5. Ell, thanks for chiming in. It's good to hear it from an industry-insider on what's going on. Yeah, I knew the economy had affected the publishing world, but never thought they would put it in a rejection letter as a reason for a rejection. New times we're living in!

    Debs - That's my thought, too. And I admit, it made me feel a LITTLE better. ;-)

    Hi Rebecca! Thanks for stopping by! Agreed - in a recession, people are playing close to the vest everywhere - not a lot of gambling going on. I just figure that this, too, shall pass.

    Shirley - I'm hoping that someone will think it's a good story and publish it, recession or not! Gotta think positive, right? :-)

    ReplyDelete
  6. Sorry about the rejection. I have heard some similar things as well regarding cutting back. Hopefully the economy will swing back the other way soon.

    ReplyDelete
  7. That's interesting to hear. I'm not sure how economy plays into everything. I'm hoping that a good story will sell whether it's tight or not. We'll see!

    ReplyDelete
  8. Hi Amy! Thanks for stopping by. I'm hoping the economy will get better soon, too. It's really scary right now for everyone, I think. I wonder if self-publishers have seen an increase in orders since publishers are cutting back?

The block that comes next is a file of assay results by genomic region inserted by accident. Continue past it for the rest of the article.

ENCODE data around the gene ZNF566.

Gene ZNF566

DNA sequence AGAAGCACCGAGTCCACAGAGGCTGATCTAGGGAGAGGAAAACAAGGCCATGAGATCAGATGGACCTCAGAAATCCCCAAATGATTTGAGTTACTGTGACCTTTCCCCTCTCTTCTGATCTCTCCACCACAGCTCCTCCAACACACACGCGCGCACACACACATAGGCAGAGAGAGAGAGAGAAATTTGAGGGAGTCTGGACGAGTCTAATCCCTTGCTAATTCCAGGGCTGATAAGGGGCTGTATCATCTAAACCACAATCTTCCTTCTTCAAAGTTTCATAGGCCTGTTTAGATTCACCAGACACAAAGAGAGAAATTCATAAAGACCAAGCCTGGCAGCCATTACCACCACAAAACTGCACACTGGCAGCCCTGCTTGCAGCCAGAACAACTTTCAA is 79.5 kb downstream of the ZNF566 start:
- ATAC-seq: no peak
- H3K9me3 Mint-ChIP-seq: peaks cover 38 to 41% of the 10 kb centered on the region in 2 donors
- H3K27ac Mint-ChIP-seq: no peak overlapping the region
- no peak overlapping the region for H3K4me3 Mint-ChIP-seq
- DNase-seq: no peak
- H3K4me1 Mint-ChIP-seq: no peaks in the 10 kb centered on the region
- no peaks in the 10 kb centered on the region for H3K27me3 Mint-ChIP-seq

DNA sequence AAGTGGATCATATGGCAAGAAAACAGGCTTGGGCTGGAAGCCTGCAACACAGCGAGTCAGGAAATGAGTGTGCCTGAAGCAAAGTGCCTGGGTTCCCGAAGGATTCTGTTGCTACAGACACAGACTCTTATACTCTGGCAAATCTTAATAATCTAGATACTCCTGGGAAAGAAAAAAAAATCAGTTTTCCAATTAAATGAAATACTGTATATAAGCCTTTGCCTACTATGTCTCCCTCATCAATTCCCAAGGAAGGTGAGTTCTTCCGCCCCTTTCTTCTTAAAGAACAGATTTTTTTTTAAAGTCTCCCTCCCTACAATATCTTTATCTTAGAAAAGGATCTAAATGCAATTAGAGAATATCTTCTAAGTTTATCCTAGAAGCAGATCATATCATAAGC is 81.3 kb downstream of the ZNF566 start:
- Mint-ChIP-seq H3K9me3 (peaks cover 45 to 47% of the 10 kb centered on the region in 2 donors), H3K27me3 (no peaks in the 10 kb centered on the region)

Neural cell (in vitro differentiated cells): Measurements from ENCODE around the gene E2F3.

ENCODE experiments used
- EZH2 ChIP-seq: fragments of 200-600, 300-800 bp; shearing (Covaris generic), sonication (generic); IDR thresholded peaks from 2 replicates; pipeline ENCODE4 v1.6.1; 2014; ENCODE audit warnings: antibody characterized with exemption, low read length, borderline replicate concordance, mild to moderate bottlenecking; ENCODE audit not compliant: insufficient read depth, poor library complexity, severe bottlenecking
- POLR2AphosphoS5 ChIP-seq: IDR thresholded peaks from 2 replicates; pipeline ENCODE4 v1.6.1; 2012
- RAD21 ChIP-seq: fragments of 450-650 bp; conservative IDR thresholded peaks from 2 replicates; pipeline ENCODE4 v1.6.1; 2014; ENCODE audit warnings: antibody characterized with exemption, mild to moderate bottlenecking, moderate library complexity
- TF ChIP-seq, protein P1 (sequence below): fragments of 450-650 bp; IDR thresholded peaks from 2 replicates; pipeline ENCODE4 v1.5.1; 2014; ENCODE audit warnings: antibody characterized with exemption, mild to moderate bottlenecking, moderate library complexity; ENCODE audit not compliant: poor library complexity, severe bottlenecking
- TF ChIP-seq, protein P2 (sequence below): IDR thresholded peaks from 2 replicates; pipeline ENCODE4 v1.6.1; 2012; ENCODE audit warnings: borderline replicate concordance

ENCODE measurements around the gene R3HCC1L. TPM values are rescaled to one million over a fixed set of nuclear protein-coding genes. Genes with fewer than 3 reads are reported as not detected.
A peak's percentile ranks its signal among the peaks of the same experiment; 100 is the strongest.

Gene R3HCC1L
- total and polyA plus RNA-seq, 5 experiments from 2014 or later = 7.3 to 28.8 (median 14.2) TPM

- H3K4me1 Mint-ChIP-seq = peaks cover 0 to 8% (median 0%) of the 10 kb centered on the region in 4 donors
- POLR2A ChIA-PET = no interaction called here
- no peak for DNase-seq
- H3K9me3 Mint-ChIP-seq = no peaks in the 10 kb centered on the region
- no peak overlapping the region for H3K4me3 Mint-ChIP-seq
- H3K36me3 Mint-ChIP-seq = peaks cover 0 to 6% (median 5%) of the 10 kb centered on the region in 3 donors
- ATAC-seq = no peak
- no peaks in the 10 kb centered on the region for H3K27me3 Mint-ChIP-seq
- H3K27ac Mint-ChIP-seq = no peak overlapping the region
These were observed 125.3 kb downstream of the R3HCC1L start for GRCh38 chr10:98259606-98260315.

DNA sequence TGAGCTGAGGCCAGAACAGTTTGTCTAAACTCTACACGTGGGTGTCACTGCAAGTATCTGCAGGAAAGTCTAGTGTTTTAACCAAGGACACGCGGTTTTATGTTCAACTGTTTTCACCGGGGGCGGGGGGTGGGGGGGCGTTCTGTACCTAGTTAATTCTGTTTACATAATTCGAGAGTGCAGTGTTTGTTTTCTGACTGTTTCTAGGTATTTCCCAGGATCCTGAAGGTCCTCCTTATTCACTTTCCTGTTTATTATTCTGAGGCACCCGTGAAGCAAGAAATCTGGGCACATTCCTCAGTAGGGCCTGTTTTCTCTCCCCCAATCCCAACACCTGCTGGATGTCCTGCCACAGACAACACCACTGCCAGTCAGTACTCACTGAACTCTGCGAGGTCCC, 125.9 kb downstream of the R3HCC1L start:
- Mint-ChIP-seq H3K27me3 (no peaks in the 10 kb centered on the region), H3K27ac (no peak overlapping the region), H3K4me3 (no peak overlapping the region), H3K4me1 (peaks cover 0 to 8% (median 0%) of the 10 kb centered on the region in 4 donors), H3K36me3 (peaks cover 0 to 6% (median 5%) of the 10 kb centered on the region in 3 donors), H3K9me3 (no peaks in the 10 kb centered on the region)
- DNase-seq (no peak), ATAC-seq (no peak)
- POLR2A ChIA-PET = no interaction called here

Jody - I'm hoping the same - that a good story will sell regardless of the economy!

    ReplyDelete
  9. I could see the economy affecting the business, but my opinion is that they should leave it out of the rejection letters. It really doesn't speak much to the manuscript at hand; I'd rather see a one sentence specific.

    ReplyDelete
  10. I think telling an author they are rejected due to the economy is a cop out on their part.

    I am sorry about your rejection, though, no matter the reason.

    ReplyDelete
  11. Joanne - I agree. I'd much rather see a sentence as to the writing rather than the economy. ;-)

    Amy - I tend to agree with you on this. I was surprised to read it.

    ReplyDelete
  12. I would not like seeing that as the reason--we are all dealing with enough economy issues. Tell me my story is awful or not good enough and I can deal with that:)

    ReplyDelete
  13. Terri - Very well put. I think I would much rather know if my story was good or bad, too. That is a lot more helpful!

    ReplyDelete